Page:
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Sunday, May 17, 2015

The Poker Cruise?

Updated 2/11/2017
mrluckypoker Mr Lucky Poker

Not a real poker cruise, but they did have poker on our cruise to Mexico, stopping at Mazatlan, Puerto Vallarta, and Cabo San Lucas.
We went on Holland America, the "Oosterdam", from San Diego, which used an electronic poker table made by Poker Tek. It was so enjoyable that we plan to take more cruises in the future. (First Real Cruise)

I played in the daily poker tournament, really more like a Sit and Go poker game, which is my favorite

There was a $60 entry, $50 to the prize pool, which paid 1st and 2nd place only, and $10 entry per person went to the house. You get $2,000 in starting chips and up to 10 players could sit comfortably. The blinds start at 25/50, only about 40M, and increase each 12 minutes with a 60 second timer and there was a $25 ante about the 4th level. It's a Fast Tournament, Turbo actually, but you can use some skill during first 30 minutes, after that it's more luck than skill. Players tend to be more of the "home game type" and some internet experienced poker types than brick and mortar type. Not much tournament experience. It was a fun game, not too serious,

I managed to win the first 3 tournaments, and entered 6 of the 7 tournaments. I rarely had to bluff, as the tables were more on the tight, small ball, side. Unlike the real games with real dealers, you could take a bet back, even an all-in bet, OK for these fun, easy going, social games, but poker pros would have some difficulty with it. I didn't play in any of the regular cash games, so I'm not sure how they played.

Many cruise ships are using this Poker Tek system. It was easy to use, could have used some sound effects for the poker chips and dealing the cards for a more realistic effect, but that may be more of a programing decision by the cruise line or gaming room. Many people commented that they miss playing with the chips and using some tactics associated with reaching for chips and looking at the cards.

I can see a big future for electronic poker tables, but I don't see it taking over the main poker rooms in casinos. The sound effects would be a good marketing tool to help bring some players towards the main poker room, if placed close by or on the fringes of the poker room with daily small stakes tournaments, shootouts, sit n go games, and satellites to bigger games, kind of like the loose slots you see in casinos. This would allow for more turnover of players instead of having players sit for hours playing $1/$2 games waiting for a tournament to start. It could also be a good game for teaching different poker games in small poker rooms and casinos, where you don't need to train dealers for Omaha, Stud, and Razz games.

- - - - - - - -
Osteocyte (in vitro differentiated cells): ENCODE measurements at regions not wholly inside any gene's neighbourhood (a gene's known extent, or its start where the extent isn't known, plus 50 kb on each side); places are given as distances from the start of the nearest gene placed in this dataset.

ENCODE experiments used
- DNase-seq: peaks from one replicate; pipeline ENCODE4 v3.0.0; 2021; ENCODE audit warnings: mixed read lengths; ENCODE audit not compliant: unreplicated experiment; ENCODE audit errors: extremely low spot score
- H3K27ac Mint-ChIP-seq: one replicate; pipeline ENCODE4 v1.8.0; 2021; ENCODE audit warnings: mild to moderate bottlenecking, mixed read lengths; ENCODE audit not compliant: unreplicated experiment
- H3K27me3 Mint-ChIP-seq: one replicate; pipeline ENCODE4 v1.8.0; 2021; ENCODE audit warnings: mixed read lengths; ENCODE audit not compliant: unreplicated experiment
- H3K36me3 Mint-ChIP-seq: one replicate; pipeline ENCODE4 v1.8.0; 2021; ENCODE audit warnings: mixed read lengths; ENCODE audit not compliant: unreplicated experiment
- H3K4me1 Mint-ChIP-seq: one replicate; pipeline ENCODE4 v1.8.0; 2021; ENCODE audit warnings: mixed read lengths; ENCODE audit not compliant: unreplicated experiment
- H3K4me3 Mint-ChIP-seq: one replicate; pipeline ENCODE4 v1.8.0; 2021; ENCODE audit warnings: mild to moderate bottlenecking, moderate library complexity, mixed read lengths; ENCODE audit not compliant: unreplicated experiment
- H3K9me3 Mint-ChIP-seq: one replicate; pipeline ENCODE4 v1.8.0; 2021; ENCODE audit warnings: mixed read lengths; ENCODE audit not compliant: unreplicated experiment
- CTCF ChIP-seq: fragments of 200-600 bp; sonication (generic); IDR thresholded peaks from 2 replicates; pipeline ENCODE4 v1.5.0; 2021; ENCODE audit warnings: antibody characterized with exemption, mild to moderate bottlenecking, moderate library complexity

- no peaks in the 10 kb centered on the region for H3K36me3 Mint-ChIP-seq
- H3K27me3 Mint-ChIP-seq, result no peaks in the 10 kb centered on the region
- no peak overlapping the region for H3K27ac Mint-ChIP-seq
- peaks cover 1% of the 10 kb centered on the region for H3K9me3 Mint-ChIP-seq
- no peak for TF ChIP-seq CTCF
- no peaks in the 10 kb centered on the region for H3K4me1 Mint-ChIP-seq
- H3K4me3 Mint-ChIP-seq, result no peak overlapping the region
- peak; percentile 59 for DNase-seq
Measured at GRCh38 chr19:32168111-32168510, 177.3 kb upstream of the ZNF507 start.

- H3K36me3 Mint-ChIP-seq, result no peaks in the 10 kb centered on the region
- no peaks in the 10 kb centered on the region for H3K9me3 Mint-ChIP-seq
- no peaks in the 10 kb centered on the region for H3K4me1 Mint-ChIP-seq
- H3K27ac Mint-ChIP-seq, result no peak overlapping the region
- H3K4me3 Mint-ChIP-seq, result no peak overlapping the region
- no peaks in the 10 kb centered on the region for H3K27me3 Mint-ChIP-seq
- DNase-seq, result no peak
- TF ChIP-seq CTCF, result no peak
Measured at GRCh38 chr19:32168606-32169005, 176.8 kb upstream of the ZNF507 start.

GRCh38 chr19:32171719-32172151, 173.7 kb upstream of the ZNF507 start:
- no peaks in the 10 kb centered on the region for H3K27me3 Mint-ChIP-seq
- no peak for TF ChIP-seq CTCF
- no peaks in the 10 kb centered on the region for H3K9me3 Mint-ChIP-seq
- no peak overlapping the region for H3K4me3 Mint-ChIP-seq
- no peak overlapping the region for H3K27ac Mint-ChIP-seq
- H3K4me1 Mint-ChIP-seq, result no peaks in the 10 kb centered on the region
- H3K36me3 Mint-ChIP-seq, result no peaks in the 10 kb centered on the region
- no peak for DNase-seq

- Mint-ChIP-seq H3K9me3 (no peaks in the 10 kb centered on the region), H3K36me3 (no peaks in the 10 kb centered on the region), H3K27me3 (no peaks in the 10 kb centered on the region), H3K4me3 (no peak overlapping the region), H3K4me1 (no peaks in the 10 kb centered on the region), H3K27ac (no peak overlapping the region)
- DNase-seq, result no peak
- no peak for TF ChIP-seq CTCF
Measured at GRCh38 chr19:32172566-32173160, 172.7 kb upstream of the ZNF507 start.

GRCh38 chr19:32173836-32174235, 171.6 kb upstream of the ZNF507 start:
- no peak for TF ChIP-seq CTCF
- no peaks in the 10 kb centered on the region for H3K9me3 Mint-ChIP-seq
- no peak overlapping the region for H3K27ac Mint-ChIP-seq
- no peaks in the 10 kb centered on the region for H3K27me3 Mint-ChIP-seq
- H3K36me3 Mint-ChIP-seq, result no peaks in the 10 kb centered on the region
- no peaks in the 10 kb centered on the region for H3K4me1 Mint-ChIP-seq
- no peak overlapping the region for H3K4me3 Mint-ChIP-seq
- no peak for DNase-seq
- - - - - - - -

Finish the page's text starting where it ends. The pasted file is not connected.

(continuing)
(Motley Fool) certainly believe(s) there is a place for automated tables in the casino and card rooms. (2006)

Lightning Poker has decided to withdraw its federal charge against PokerTek following a statement by Pokertek's president. (2007)

Lightning Poker Files Patent Infringement Lawsuit Against PokerTek (2008)

PokerTek Says Lightning Poker's Patent Lawsuit is Without Merit. (2008)

PokerTek & Lightning Gaming settle lawsuit (10/27/2008)
PokerTek, Inc. and Lightning Gaming have settled the litigation over the automated poker games the two vendors produce. Lighting Gaming had filed lawsuit against PokerTek, alleging that PokerTek’s PokerPro automated poker table infringed against Lightning’s patents for its Lightning Poker game. The two vendors reportedly reached a mutually agreeable settlement. The terms of the settlement are confidential, but both parties have dropped all pending litigation. “We’re pleased to put these matters behind us,” commented PokerTek CEO Chris Halligan. “We’re focused on building a great business at PokerTek.”

PokerTek, Inc. and Lightning Gaming have settled the litigation over the automated poker games the two vendors produce. Lighting Gaming had filed lawsuit against PokerTek, alleging that PokerTek’s PokerPro automated poker table infringed against Lightning’s patents for its Lightning Poker game. The two vendors reportedly reached a mutually agreeable settlement. The terms of the settlement are confidential, but both parties have dropped all pending litigation. “We’re pleased to put these matters behind us,” commented PokerTek CEO Chris Halligan. “We’re focused on building a great business at PokerTek.”

I Never Bluff